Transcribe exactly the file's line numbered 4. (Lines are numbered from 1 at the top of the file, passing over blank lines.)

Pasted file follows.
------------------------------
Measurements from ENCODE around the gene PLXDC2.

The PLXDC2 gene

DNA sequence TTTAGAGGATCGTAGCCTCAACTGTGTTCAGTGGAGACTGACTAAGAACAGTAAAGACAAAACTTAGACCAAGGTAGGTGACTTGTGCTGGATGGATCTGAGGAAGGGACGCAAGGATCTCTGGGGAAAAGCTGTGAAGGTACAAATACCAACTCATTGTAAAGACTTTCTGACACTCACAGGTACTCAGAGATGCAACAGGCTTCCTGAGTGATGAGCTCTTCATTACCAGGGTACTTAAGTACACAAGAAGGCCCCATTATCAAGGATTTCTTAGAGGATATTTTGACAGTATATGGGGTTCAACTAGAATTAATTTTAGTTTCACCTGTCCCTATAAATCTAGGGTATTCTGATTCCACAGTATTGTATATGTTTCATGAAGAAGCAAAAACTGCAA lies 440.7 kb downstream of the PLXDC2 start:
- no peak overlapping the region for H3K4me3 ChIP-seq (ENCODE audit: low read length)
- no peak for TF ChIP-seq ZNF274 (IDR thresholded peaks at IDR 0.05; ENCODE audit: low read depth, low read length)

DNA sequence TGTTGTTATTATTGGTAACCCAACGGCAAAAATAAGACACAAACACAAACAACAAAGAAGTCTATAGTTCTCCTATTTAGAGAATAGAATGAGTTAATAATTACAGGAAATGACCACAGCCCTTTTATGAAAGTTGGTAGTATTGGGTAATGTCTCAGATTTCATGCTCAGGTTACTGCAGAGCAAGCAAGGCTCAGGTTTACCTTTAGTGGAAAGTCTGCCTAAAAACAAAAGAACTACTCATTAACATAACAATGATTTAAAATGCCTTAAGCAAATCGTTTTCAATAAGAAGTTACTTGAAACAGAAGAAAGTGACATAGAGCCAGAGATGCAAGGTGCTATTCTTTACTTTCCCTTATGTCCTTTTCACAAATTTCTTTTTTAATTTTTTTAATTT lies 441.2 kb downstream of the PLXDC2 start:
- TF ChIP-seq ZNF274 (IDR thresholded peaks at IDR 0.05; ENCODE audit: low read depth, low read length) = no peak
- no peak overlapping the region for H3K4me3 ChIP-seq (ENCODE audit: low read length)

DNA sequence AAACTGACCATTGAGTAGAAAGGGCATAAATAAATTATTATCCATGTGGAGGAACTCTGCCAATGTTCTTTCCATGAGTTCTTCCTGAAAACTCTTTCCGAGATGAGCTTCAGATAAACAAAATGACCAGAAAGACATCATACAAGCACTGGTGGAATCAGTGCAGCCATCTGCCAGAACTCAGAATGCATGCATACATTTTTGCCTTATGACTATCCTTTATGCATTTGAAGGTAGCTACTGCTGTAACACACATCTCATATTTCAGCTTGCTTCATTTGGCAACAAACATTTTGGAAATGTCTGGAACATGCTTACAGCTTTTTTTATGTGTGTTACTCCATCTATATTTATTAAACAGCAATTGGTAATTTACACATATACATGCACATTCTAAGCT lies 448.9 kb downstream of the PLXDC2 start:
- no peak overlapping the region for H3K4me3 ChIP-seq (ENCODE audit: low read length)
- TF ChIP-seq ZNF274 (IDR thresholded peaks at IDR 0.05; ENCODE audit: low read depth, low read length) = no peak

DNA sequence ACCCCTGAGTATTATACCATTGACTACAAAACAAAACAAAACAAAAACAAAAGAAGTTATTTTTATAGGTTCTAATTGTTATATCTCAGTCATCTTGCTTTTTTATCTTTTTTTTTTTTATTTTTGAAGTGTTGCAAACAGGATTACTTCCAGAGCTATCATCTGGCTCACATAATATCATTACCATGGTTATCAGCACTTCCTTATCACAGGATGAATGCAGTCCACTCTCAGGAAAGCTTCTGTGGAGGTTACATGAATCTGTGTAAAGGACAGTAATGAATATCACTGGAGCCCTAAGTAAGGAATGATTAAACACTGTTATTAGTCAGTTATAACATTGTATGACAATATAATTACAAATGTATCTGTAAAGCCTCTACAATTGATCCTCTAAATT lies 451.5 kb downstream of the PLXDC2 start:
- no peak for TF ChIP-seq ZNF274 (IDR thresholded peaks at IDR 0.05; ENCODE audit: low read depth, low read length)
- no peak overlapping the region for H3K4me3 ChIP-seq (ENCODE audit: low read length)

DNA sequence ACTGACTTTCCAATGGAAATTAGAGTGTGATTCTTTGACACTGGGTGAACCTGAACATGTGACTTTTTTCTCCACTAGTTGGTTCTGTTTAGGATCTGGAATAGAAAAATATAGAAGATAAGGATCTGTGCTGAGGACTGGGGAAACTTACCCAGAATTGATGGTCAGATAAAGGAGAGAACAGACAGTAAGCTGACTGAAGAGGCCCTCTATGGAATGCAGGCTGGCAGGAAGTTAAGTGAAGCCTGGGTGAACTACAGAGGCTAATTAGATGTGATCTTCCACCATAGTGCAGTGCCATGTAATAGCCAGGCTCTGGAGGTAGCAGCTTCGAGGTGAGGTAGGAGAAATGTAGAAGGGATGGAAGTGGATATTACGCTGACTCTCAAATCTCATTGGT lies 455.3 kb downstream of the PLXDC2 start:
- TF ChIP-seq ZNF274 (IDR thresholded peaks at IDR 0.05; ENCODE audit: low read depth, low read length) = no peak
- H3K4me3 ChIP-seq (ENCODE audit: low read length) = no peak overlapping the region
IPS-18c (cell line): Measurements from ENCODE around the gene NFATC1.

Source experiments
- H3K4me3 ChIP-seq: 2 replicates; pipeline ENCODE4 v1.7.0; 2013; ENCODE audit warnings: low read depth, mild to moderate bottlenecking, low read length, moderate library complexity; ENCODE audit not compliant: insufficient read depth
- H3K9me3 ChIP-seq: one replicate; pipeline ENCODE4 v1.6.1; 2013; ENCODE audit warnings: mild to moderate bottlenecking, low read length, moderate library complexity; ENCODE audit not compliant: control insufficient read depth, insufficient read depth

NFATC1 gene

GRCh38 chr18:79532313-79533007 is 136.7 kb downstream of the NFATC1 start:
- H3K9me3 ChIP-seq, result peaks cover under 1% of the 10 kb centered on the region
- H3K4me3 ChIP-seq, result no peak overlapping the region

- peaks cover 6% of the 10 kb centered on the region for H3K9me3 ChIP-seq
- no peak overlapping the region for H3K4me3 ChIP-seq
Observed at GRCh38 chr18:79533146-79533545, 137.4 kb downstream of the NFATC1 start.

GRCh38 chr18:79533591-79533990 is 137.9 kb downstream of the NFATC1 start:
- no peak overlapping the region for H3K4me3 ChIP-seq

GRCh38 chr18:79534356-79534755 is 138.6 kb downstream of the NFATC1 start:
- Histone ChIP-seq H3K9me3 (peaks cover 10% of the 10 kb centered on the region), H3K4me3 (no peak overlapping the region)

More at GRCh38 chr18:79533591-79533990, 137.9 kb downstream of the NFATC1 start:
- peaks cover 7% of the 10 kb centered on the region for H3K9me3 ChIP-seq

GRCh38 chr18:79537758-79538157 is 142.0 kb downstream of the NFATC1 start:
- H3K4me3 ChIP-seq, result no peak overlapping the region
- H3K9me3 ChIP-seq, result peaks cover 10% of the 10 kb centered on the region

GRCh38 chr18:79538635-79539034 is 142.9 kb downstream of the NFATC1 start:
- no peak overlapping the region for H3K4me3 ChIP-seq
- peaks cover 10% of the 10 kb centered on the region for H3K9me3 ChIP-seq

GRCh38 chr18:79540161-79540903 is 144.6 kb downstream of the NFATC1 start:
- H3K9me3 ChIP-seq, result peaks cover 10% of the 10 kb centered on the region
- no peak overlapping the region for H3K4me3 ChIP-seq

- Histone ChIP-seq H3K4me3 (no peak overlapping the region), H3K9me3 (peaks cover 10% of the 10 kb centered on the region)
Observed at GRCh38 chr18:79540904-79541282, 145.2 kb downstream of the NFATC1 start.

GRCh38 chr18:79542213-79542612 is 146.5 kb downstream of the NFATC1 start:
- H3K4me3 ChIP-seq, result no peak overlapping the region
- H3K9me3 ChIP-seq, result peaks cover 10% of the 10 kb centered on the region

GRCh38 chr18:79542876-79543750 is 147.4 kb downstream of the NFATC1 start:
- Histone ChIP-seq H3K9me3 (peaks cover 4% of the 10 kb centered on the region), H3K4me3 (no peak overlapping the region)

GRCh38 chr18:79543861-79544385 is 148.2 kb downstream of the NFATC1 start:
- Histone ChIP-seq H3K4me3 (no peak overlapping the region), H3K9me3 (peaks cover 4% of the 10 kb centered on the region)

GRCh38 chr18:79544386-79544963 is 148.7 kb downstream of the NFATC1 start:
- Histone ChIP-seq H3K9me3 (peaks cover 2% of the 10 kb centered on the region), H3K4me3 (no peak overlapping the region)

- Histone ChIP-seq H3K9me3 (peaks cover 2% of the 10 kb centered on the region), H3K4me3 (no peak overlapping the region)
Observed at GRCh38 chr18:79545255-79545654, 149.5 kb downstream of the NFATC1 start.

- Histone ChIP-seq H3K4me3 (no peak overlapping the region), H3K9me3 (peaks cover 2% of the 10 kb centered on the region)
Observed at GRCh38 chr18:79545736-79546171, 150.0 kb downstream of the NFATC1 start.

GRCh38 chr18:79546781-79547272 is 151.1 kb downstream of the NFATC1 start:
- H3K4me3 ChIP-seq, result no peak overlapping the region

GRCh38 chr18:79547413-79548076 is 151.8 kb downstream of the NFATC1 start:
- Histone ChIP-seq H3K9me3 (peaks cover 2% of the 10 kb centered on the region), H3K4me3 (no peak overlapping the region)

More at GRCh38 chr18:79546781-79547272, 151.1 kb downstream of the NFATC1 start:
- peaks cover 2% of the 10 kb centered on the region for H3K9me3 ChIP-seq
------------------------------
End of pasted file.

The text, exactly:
- no peak overlapping the region for H3K4me3 ChIP-seq (ENCODE audit: low read length)